Sundance 2021: ‘Passing’ utilizes unique aesthetic choices to explore biracial identities
(Courtesy of Sundance Institute, Photo by Edu Grau)
By Paige Hua
Feb. 5, 2021 4:43 p.m.
This post was updated Feb. 7 at 6:21 p.m.
“Passing” is shedding light on history that is often passed up.
The feature film directed by Rebecca Hall premiered Saturday at Sundance Film Festival as part of the U.S. Dramatic Competition. Despite having written the script about 13 years ago, Hall said she knew from the onset that the film would be in black and white as it tackles the story of two friends, Irene (Tessa Thompson) and Clare (Ruth Negga), who live on opposite sides of the color line despite their African American blood.
Black-and-white film later became a conceptual choice that Hall said best frames the narrative she first found in Nella Larsen’s novel of the same name. Thompson, Negga and André Holland – who plays Irene’s husband Brian – star in this adaptation that came to Hall when she was grappling with the idea of racial passing at a personal level.
“Someone happened to hand (Larsen’s novel) to me at a very precise moment in my life, when I was asking more questions (and) thinking more deeply about some of the unresolved mysterious aspects of my mother’s family’s history,” Hall said. “Her father was almost certainly African American (who was) white passing. … This book … gave me some historical context for the choices that my grandfather made and possibly those before him.”
Hall said Larsen’s novel afforded her the language of how to talk about biracial identity, what it means to be white passing, and she just knew what was an extraordinary piece of literature could make an equally extraordinary film. Hall proceeded to write her screenplay adaptation, with only a few artistic choices set in stone.
Aspect ratio was one such consideration that Hall decided early on in the filmmaking process, having been inspired by old cinema when storytelling wasn’t communicated through such wide screens. Hall said she squeezed down a frame so that there was no room for anything other than a face, using a 4:3 ratio to signal that “Passing” is a story about scrutiny, specifically how one looks at faces and how faces look back. But as always, filmmaking is a group effort, and Hall said she was also lucky to have costume designers who could craft beauty out of thin air and cinematographers in tune with her aesthetic vision.
“(The film) sort of became its own beast at a certain point,” Hall said. “But my cinematographer really got what I was looking for. … He arrived with this lens, … it was just a stroke of genius. It was exactly the palette and the painterly sort of look I was looking for.”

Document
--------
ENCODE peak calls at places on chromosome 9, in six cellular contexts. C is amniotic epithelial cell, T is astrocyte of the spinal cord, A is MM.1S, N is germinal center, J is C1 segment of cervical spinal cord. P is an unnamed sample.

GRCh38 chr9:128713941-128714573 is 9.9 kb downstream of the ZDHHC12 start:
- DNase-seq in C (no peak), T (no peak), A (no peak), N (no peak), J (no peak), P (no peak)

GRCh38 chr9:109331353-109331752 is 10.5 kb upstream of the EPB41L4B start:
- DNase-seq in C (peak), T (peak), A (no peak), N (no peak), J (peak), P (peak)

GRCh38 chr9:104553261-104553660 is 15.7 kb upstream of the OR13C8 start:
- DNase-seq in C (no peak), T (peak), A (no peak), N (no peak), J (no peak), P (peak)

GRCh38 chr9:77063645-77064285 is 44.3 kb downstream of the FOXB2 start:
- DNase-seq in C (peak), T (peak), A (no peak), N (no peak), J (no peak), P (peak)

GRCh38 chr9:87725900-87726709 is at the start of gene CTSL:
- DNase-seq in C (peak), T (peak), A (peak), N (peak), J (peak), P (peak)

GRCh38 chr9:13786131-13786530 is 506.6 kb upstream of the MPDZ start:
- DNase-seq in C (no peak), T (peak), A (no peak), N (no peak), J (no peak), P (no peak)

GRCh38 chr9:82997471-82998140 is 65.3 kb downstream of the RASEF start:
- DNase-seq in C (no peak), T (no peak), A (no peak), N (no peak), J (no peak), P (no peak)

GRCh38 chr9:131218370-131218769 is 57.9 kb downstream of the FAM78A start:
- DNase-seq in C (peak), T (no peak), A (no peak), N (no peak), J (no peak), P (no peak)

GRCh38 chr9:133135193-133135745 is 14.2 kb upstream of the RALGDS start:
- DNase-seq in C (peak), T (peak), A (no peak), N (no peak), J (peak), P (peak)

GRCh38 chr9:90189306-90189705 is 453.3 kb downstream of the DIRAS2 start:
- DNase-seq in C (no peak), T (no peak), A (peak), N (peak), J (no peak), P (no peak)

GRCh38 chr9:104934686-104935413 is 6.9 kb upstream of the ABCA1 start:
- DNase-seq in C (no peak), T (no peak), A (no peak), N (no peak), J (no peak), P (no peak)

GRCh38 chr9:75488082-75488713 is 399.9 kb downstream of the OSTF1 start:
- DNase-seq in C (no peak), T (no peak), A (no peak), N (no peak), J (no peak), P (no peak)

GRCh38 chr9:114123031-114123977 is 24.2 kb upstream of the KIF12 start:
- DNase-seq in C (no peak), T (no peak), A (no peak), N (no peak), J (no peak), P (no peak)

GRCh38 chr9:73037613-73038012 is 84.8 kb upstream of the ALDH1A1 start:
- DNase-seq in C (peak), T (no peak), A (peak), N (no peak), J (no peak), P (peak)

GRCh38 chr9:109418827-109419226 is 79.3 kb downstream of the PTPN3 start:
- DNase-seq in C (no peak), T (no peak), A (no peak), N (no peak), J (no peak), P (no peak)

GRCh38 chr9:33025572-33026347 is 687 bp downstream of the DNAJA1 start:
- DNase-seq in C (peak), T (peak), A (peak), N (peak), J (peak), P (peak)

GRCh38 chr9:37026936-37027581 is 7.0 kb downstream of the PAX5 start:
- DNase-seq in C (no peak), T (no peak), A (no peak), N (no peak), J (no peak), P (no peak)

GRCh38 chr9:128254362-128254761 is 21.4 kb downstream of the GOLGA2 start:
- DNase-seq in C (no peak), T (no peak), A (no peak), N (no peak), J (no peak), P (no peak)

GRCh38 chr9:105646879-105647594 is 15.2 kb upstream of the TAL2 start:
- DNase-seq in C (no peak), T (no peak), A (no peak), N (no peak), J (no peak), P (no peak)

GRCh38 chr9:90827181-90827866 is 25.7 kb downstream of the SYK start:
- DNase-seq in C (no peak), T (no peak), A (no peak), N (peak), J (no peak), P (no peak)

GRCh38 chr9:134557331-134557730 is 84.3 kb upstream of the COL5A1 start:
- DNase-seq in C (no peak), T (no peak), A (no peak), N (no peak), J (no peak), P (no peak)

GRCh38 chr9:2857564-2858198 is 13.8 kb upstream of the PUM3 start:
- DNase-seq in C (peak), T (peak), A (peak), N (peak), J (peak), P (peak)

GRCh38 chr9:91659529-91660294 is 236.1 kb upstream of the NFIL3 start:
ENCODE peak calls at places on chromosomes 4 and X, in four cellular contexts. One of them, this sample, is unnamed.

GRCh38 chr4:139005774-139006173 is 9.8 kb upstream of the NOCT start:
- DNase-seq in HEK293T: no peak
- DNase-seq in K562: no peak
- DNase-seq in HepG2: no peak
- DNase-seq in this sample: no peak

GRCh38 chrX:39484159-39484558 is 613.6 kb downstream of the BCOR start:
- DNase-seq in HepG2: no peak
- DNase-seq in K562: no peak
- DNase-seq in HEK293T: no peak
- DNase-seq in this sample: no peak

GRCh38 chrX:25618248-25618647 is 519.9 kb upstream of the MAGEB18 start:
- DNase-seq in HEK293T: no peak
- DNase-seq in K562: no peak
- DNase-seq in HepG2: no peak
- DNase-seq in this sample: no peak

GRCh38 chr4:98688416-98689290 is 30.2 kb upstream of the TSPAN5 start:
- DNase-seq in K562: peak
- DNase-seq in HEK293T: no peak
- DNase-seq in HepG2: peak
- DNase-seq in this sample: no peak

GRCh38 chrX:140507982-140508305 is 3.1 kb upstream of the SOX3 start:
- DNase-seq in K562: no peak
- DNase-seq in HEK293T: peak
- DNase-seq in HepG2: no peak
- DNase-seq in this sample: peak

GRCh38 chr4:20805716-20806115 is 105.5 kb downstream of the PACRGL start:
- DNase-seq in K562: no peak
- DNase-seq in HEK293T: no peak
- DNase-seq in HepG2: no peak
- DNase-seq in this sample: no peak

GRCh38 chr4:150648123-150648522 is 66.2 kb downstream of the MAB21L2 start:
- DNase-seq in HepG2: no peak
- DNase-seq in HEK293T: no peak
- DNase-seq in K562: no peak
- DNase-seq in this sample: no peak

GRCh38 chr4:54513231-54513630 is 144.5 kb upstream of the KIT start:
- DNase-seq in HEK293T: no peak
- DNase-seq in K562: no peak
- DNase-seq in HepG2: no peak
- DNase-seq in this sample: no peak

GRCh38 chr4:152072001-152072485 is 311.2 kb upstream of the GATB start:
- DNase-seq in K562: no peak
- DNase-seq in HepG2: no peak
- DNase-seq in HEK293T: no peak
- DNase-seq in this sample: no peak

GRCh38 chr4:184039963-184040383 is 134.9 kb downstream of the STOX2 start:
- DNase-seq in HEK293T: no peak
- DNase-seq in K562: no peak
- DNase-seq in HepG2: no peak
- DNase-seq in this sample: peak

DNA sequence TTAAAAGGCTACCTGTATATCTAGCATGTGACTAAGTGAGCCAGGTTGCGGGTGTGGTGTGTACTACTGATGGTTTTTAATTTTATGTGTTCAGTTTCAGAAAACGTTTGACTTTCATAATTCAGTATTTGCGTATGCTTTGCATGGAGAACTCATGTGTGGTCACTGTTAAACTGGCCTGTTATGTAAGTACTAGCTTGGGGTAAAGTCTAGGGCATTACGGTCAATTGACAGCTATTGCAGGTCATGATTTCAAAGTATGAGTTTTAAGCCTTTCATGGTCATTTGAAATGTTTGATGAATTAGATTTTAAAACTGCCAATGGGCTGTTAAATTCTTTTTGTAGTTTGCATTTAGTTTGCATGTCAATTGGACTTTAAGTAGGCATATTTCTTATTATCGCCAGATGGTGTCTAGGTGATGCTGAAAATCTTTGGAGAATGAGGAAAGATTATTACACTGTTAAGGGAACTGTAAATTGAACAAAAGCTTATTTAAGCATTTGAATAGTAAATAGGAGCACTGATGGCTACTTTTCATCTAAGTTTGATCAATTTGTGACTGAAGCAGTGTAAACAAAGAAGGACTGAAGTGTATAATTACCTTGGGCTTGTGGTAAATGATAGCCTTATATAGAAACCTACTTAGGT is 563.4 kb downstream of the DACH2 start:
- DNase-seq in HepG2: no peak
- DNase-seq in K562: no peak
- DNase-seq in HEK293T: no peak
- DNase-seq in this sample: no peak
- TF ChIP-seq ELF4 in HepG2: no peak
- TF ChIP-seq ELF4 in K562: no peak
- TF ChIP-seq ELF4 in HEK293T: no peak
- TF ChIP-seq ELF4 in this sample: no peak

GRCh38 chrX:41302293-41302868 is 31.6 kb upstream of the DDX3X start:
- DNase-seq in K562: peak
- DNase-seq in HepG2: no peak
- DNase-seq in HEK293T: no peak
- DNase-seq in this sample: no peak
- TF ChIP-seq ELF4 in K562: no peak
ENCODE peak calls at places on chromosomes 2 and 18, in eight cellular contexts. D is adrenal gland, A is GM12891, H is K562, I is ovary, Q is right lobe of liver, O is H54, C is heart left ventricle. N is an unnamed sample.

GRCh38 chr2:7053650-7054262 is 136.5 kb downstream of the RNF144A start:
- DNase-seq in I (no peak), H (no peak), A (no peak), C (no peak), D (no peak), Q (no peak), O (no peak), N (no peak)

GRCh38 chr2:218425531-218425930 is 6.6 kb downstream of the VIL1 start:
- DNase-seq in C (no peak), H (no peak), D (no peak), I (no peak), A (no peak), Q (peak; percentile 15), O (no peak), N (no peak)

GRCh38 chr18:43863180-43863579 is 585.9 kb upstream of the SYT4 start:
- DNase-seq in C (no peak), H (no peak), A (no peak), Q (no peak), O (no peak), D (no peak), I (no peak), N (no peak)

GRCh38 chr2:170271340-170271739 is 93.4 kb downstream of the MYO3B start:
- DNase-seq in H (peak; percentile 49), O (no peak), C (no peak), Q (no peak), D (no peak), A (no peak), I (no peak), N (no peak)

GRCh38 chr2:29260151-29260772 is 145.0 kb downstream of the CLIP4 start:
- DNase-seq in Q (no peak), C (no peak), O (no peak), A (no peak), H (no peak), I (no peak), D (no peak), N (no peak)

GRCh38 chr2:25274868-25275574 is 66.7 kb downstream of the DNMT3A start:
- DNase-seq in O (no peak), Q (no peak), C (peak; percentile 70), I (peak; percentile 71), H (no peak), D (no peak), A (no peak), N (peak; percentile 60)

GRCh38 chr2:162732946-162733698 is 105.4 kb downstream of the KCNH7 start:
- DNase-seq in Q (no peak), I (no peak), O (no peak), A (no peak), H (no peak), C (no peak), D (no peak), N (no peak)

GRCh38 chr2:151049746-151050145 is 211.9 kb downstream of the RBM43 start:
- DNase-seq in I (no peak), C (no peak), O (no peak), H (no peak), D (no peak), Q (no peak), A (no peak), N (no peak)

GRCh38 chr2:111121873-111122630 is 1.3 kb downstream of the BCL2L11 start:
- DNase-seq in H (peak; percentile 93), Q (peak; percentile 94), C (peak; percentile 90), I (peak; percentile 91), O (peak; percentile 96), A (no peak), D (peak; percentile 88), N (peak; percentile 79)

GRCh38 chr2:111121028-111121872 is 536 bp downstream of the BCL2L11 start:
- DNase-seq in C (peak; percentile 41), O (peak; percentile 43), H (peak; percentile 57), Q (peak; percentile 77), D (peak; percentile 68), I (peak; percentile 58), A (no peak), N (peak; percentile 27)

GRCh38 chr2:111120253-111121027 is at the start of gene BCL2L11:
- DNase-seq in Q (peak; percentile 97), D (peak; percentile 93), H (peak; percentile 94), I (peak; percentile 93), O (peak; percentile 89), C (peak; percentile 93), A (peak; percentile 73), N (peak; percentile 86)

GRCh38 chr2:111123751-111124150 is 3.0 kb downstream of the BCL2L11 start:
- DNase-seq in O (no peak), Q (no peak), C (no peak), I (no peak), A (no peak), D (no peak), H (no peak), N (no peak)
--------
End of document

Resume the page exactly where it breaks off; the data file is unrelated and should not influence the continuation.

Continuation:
It was Hall’s visual interpretation of the story that drew the main cast to the project as well. Negga said she already carried a fascination for Larsen’s characters when she first read the book and found something heartbreaking in Clare and the soul she sacrifices in choosing to pass as white. Thompson was similarly struck by her role, despite not having heard of the book before the project – she said she couldn’t pass up the chance to work alongside Negga to bring Irene to life.
“When (‘Passing’) was sent to me, I read it and I couldn’t shake it,” Thompson said. “It really haunted me. And then I read (Hall’s) screenplay, which I thought was an incredible adaptation of a book that in its slim 93 pages manages to talk about so many things. So it felt like a really ambitious thing to try to figure out how to tell this narrative form. And I was so struck, I really couldn’t shake it.”
For Holland, however, his experience with the story was a little different. He said when Hall brought the literature to his attention, he realized it was a book that had already touched the women in his life. The film was a chance for him to sit down, shut up and learn from his female coworkers and collaborators, he said.
Thompson said she found plenty to learn as Irene was a challenging character to portray. In many ways, she said her privilege partially hindered her ability to relate to Irene’s confinement to gender constructs, though Thompson was still able to understand her character’s sense of responsibility. Regardless, there were still days when her character eluded her, and she said she sometimes found it mortifying that audiences would see the result of a challenging performance. But Thompson remained undaunted in her role, a desire she credits to the intimate environment Hall was able to create through love and trust between cast and crew members.
Overall, Hall remembers the thrilling process of making the film where she came to work every day excited about what the actors would bring to their characters. At the end of the day, the film is the product of the entire team, and Hall said her vision could not have been realized otherwise.
“I would keep saying that there is a world where the film itself is passing,” Hall said. “Everything is passing and everything has a performative aspect, in the film or sometimes in the sense that it’s passing for reality, … but we have to sort of find ways to bring it that formality … the look of it, and the composition and how we tell story.”